For older adults, current exercise recommendations include 150 minutes a week of moderate-intensity endurance exercises (or 75 minutes a week of high-intensity endurance exercises), plus muscle-strengthening exercises for all major muscle groups two days a week.
"Older adults should also do exercises that help improve flexibility and balance," says Myla Carpenter, M.D., medical director at Charlestown, an Erickson Senior Living community in Catonsville, Md.
The combination of these exercises has been shown to help manage and prevent certain diseases (especially heart disease), reduce falls, improve sleep, boost mood, increase strength and energy, and even improve or maintain cognitive functioning.
However, only 25% of older adults get the recommended amount of exercise, according to the National Health Interview Survey.
"But you shouldn't feel discouraged if you can't meet these guidelines," Carpenter says. "Instead, give yourself credit for any physical activity you can do!"
In fact, a growing body of research shows that light-intensity activities--like dusting the furniture or going for a walk--can yield health benefits, too, if you do them regularly.
Step by step
A recent study published in the European Journal of Preventive Cardiology showed that walking at least 2,337 steps a day was associated with a reduced risk of death from cardiovascular disease, and 3,967 steps a day may significantly reduce the risk of death from any cause.
The researchers came up with those thresholds by examining the results of 17 different studies from across the globe. Their analysis also showed that getting in more steps meant better health for everyone, regardless of age or where they lived.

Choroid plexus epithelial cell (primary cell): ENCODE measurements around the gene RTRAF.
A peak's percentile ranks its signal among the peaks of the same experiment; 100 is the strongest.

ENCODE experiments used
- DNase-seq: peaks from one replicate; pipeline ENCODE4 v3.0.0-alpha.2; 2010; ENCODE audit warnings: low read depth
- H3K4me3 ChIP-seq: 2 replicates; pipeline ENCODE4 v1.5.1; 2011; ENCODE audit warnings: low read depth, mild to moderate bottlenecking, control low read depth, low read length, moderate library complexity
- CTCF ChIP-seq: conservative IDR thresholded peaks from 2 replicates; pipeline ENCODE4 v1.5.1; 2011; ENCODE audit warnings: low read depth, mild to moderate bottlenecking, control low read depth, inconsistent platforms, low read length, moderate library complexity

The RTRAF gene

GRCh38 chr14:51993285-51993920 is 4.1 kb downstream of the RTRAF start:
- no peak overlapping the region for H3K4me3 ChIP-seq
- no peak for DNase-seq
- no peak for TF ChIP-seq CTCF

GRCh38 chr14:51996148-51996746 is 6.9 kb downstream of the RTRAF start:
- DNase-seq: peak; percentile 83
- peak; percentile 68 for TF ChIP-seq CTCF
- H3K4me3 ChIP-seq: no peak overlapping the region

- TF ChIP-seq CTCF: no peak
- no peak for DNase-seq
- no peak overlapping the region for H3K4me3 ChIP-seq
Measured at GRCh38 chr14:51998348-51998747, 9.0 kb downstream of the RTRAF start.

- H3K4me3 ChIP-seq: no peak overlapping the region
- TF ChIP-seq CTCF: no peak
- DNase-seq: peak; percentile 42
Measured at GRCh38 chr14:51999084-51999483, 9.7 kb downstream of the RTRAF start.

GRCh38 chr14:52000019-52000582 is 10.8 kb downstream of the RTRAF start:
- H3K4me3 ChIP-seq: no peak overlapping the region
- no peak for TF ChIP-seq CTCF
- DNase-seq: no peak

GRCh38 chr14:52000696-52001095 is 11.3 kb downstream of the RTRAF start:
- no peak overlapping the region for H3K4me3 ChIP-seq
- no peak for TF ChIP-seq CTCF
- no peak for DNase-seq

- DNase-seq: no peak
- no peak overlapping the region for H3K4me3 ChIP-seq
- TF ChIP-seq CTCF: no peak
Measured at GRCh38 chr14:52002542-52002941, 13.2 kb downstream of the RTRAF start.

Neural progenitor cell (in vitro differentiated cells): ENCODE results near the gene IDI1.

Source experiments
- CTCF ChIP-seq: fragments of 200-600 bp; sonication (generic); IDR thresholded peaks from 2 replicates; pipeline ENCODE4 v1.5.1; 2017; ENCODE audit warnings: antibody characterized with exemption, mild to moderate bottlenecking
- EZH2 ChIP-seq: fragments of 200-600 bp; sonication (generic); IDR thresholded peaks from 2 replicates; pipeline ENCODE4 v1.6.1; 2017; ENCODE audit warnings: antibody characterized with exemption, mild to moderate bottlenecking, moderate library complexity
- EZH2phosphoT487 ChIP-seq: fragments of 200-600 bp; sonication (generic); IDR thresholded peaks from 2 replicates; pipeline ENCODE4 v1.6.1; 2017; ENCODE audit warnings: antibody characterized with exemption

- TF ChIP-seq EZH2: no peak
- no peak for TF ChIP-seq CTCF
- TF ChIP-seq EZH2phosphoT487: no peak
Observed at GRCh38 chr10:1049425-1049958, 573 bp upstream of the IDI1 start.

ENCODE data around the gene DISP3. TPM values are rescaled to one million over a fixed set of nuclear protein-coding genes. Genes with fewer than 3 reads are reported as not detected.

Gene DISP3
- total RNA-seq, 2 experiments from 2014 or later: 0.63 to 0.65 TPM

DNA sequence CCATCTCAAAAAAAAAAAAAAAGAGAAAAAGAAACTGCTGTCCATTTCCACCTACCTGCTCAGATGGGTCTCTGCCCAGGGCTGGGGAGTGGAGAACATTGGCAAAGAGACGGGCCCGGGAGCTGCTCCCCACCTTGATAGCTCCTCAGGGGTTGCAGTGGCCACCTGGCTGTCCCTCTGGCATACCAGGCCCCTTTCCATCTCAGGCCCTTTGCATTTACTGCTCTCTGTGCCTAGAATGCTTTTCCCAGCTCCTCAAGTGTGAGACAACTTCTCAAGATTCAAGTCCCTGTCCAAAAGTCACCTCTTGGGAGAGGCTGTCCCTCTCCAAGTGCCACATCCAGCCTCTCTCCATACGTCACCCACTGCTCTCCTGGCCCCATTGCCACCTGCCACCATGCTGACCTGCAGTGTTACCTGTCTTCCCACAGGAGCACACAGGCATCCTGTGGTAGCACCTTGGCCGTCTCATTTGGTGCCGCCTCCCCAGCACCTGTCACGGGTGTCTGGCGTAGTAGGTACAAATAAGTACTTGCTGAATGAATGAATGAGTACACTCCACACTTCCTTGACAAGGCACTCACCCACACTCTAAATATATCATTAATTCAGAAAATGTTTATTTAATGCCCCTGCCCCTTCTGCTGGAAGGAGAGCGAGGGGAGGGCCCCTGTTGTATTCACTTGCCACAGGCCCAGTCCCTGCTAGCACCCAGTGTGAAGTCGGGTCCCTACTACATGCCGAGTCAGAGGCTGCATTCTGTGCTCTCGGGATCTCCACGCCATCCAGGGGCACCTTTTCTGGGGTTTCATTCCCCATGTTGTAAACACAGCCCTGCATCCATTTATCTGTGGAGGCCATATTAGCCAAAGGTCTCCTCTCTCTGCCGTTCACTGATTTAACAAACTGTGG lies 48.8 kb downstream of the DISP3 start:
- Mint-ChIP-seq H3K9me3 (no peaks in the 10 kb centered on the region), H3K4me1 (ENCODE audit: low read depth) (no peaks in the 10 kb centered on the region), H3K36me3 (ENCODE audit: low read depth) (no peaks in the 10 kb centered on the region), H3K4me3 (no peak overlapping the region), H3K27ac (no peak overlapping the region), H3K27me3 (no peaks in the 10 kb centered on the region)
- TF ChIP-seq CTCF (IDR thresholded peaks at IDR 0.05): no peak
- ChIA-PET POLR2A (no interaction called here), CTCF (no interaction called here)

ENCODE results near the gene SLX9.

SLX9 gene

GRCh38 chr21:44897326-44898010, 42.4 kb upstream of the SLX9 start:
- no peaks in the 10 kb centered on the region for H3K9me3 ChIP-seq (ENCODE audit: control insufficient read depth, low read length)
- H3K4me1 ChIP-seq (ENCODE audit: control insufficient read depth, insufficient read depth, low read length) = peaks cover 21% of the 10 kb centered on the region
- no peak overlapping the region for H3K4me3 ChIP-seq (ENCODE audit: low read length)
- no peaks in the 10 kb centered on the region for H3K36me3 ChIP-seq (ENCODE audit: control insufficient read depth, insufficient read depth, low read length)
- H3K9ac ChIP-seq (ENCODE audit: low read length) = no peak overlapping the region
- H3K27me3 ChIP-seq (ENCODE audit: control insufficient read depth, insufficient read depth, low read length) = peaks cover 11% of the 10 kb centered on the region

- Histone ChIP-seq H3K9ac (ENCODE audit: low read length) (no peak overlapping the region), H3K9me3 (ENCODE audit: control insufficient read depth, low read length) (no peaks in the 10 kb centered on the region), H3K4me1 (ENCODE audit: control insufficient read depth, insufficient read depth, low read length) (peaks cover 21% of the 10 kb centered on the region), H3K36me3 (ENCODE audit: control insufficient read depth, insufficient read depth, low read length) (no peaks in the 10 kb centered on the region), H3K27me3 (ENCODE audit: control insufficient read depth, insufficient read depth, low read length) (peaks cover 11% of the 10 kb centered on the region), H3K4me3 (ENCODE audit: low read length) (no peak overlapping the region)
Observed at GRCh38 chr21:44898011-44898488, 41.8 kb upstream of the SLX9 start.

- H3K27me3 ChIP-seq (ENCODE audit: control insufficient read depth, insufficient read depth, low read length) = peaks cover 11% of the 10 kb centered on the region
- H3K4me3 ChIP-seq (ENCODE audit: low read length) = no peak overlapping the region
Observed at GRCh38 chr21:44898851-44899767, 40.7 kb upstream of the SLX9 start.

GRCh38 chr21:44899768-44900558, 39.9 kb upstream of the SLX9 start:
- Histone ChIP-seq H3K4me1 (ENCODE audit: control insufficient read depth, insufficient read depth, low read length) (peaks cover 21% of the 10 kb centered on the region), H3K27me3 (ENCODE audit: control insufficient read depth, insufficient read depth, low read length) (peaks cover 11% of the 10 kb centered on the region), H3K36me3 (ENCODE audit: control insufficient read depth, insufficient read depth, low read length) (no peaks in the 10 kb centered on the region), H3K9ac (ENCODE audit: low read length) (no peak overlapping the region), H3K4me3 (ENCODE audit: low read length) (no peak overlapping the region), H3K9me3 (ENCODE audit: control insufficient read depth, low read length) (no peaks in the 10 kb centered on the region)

"Knowing that just a little exercise can improve your health is not enough to motivate some people, though. Taking that first step can be the hardest part!" Carpenter says. "But there are a few ways to make it easier."
Make it convenient
Believe it or not, exercise can be incorporated into your daily routine. Instead of walking your trash cans to the curb and heading straight inside, take a lap around the cul-de-sac.
Many Erickson Senior Living residents enjoy strolling through the climate-controlled walkways to get the mail or visit neighbors, making it easy to get their steps in.
"Be realistic about what you can do and when," Carpenter notes. "Try fitting small chunks of activity--like a 10-minute walk--into your schedule, just like any other appointment."
Find creative ways to fit some extra movement into your everyday routine, too. Do some stretching while watching the morning news or park a little farther from the entrance of the grocery store.
Make it safe
"But remember to start slowly with any program," Carpenter says. "If you have health conditions that tend to limit your ability to exercise, ask your doctor for ideas that would work best for you."
Water-based exercises, for example, can be a good option for people with arthritis or limited movement.
Whenever you exercise, wear comfortable clothing that's appropriate for the weather and the right shoes for the activity. Stay hydrated and always be aware of your surroundings!
Make it count
Studies show that keeping track of your progress--no matter how small--and rewarding yourself is one of the best ways to stay motivated.
Wear a pedometer to see how many steps you actually take during the day, and challenge yourself to slowly increase that number. Each time you hit a personal best, whether with steps or weights, write it down and reward yourself. Buy a new book, get a massage, see the latest exhibit at the museum, or have an extra dessert (once in a while)!
"Also, you're more likely to get up and moving if another person is counting on you," Carpenter says. "Having an exercise buddy or being part of a group makes exercise much more enjoyable."
Find an Erickson Senior Living community near you to learn more about the amenities and services available to improve health and well-being.